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Thinking about the Future in Good Time: Corporate Succession for Smaller and Medium-Sized Enterprises

Do you already know what will become of your business in the long term? Developing a strategy at an early stage with alternatives for succession management ensures the future of your life's work. Here we show you the most important strategies and options for preparing a company succession.

Demographic change in Switzerland is having an economic impact on small and medium-sized enterprises (SMEs) too. Across Switzerland, the number of individuals aged between 60 and 65, and thus on the verge of retirement, is at present around 560,000. Many of them have founded companies, or belong to the second or third generation successfully managing family firms. When such a baby boom generation retires for reasons of age, the issue of company succession becomes a special challenge because the next generation is numerically much smaller.

Many firms find themselves facing three important questions:

  • What will happen to the company when an influential leadership figure departs? 
  • What form of succession will best ensure that the company will continue in the long term? 
  • What will happen if there is no one who can be considered as a successor?

Company Succession Is a Matter of the Heart

For many owners who are also the boss, managing a small or medium-sized enterprise has a very emotional side. In addition to the economic aspects, there are often non-material values that have been passed down in the company's management for generations. For entrepreneurs who founded the company themselves, the future success of the business is their primary concern even after they retire.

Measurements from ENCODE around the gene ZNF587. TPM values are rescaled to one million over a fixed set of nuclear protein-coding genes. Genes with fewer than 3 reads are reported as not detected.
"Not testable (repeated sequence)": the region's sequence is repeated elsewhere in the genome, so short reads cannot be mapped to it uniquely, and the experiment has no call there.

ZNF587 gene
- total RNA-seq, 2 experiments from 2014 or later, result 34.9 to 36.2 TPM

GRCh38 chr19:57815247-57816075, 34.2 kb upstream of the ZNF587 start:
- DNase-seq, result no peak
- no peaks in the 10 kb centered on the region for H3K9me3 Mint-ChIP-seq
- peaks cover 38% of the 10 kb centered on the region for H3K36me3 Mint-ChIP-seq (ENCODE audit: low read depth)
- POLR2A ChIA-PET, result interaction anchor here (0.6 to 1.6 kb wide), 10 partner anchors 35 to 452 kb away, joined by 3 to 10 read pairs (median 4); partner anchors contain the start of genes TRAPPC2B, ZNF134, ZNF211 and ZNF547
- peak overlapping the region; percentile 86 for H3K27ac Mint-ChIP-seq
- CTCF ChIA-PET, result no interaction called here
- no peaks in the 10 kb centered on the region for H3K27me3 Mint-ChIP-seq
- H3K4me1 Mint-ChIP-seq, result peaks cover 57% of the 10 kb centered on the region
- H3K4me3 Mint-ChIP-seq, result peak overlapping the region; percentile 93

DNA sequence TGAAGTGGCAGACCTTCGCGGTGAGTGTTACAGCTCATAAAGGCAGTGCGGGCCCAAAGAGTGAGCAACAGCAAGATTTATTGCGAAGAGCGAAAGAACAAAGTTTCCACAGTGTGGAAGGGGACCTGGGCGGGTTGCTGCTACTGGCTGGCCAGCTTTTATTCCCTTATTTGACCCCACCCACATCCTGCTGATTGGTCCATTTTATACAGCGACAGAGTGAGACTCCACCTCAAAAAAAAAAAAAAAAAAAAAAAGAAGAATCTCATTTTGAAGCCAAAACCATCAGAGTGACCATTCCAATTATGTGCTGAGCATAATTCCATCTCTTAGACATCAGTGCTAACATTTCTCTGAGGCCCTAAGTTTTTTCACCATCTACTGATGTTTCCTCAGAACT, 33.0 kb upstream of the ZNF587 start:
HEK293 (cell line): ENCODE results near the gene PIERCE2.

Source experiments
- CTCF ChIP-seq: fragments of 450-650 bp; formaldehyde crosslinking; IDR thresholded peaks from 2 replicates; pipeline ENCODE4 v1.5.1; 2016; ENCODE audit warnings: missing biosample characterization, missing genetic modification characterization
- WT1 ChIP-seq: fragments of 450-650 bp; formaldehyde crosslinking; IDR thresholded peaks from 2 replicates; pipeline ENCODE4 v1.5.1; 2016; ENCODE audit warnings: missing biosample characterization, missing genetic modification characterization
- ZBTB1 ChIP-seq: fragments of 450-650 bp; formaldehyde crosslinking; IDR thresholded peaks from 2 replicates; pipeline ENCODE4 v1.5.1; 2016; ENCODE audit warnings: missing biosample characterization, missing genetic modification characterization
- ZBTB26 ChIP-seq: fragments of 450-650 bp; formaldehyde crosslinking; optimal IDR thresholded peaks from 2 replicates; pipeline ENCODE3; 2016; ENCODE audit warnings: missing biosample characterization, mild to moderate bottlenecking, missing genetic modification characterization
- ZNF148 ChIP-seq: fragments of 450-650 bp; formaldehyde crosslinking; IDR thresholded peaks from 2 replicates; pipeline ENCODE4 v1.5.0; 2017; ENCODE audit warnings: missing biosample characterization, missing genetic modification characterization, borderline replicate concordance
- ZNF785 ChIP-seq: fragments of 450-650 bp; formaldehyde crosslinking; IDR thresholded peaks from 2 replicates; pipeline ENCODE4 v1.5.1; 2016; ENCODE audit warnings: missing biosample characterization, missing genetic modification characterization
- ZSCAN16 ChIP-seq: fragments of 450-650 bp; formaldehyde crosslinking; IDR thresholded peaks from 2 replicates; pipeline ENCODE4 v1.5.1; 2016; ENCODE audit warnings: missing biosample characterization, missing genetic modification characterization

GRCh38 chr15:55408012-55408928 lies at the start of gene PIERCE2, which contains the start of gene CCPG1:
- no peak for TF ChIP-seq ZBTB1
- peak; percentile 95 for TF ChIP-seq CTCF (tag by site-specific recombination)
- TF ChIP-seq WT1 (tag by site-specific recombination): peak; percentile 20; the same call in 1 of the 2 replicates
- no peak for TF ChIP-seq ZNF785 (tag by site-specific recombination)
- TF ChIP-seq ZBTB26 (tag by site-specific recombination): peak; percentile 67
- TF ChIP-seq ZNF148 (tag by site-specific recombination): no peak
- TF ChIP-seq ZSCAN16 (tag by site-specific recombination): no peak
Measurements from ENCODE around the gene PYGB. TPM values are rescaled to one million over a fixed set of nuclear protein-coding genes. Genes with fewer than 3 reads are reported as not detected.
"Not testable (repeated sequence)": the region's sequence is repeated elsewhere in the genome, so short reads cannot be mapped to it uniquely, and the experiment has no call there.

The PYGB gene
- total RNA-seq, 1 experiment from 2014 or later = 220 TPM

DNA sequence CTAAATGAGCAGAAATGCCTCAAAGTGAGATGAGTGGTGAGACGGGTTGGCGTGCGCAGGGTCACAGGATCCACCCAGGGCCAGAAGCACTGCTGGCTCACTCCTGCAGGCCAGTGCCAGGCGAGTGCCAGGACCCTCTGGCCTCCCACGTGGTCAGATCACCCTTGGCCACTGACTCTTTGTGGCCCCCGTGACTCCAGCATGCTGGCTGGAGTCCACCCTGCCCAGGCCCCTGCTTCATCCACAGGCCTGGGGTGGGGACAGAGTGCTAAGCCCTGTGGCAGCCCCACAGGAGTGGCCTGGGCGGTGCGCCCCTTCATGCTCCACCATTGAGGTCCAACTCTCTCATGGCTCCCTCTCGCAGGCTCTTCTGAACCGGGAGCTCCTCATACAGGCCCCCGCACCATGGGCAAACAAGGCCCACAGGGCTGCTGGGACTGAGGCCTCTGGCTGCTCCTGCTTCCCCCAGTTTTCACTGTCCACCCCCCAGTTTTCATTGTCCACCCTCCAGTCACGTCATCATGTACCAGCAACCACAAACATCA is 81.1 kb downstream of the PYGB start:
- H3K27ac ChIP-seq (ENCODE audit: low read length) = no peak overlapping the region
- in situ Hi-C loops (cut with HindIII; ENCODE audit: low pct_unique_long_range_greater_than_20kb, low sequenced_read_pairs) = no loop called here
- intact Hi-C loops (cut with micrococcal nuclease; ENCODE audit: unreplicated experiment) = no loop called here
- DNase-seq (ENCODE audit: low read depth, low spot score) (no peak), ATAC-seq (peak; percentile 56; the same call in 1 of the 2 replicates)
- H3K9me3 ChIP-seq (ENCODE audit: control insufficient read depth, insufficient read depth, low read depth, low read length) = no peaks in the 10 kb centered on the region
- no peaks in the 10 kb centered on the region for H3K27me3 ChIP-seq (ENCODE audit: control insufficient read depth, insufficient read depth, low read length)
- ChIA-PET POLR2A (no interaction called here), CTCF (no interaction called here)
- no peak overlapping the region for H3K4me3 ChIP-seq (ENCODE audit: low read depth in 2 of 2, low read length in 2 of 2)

Five Options for Company Succession

Succession within the Family (FBO/Family Buy-Out)

If willing and capable descendants enjoy the owner's trust, the question arises about a fair family price for taking over the company. This complex topic is further complicated by the requirement to link responsibility with decision-making authority (a majority of shares), because parents want to treat their descendants equally in economic terms. As the value of the company often represents the bulk of a family's wealth, a purchase of a company's shares by the descendants who are assuming responsibility is also necessary, owing to the relatively rigid inheritance law with high compulsory portions. These emotionally very sensitive topics can be facilitated with outside assistance based on the experience of many other family successions, and can be placed on a more rational basis with regard to the financing for the descendants.

Handover to the Existing Management (MBO/Management Buy-Out)

Handover to the existing management is often the next best option, because the company will be managed by people who enjoy the owner's trust. On the other hand, this solution can lead to disquiet within the company. Even for capable managers, it is a major challenge to assume responsibility as owners and to take on external debt to pay for the company. Furthermore, not every company has the potential for internal succession.

Handover to External Management (MBI/Management Buy-In)

Handing the management of the company over to an external party can be a good solution. An outside entrepreneur can introduce new ideas and additional expertise. In many cases, this solution is nothing more than a sale to financial investors, who use the existing middle management as a basis and bring in their own senior management team. This means that the selling owner does not have to assume any residual risks (vendor loan) either. The drawback, however, is that financial investors have to resell the companies they have acquired after a certain time. In the longer term, this may lead to the loss of the company's previous identity or family-based name, or to other changes, which can be significant emotional obstacles for the selling owner.